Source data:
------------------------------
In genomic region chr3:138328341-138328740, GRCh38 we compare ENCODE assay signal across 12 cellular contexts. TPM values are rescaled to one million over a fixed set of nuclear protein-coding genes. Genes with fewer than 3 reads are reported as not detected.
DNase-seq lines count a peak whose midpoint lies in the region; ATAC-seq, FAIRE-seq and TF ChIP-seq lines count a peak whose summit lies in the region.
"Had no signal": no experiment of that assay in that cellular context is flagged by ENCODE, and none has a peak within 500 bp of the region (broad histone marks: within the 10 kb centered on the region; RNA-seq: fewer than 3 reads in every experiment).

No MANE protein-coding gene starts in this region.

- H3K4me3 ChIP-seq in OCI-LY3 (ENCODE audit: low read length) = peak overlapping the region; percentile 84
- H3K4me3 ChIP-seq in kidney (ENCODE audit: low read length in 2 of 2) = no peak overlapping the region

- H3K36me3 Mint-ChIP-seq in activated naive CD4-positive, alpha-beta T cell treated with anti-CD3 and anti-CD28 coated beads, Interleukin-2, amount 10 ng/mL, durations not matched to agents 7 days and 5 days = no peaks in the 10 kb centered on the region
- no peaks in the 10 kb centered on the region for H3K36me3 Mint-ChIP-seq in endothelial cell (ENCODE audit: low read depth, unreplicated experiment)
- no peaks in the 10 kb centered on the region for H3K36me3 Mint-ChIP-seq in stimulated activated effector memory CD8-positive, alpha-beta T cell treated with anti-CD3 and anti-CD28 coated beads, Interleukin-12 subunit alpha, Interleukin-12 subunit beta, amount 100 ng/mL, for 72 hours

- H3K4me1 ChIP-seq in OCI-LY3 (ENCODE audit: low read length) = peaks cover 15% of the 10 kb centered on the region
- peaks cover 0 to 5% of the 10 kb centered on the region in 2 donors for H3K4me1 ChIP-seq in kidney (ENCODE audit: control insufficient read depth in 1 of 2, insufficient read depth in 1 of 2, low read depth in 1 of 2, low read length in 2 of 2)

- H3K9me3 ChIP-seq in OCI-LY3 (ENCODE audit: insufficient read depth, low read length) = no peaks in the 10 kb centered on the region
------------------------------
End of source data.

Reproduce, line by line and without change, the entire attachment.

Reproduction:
In genomic region chr3:138328341-138328740, GRCh38 we compare ENCODE assay signal across 12 cellular contexts. TPM values are rescaled to one million over a fixed set of nuclear protein-coding genes. Genes with fewer than 3 reads are reported as not detected.
DNase-seq lines count a peak whose midpoint lies in the region; ATAC-seq, FAIRE-seq and TF ChIP-seq lines count a peak whose summit lies in the region.
"Had no signal": no experiment of that assay in that cellular context is flagged by ENCODE, and none has a peak within 500 bp of the region (broad histone marks: within the 10 kb centered on the region; RNA-seq: fewer than 3 reads in every experiment).

No MANE protein-coding gene starts in this region.

- H3K4me3 ChIP-seq in OCI-LY3 (ENCODE audit: low read length) = peak overlapping the region; percentile 84
- H3K4me3 ChIP-seq in kidney (ENCODE audit: low read length in 2 of 2) = no peak overlapping the region

- H3K36me3 Mint-ChIP-seq in activated naive CD4-positive, alpha-beta T cell treated with anti-CD3 and anti-CD28 coated beads, Interleukin-2, amount 10 ng/mL, durations not matched to agents 7 days and 5 days = no peaks in the 10 kb centered on the region
- no peaks in the 10 kb centered on the region for H3K36me3 Mint-ChIP-seq in endothelial cell (ENCODE audit: low read depth, unreplicated experiment)
- no peaks in the 10 kb centered on the region for H3K36me3 Mint-ChIP-seq in stimulated activated effector memory CD8-positive, alpha-beta T cell treated with anti-CD3 and anti-CD28 coated beads, Interleukin-12 subunit alpha, Interleukin-12 subunit beta, amount 100 ng/mL, for 72 hours

- H3K4me1 ChIP-seq in OCI-LY3 (ENCODE audit: low read length) = peaks cover 15% of the 10 kb centered on the region
- peaks cover 0 to 5% of the 10 kb centered on the region in 2 donors for H3K4me1 ChIP-seq in kidney (ENCODE audit: control insufficient read depth in 1 of 2, insufficient read depth in 1 of 2, low read depth in 1 of 2, low read length in 2 of 2)

- H3K9me3 ChIP-seq in OCI-LY3 (ENCODE audit: insufficient read depth, low read length) = no peaks in the 10 kb centered on the region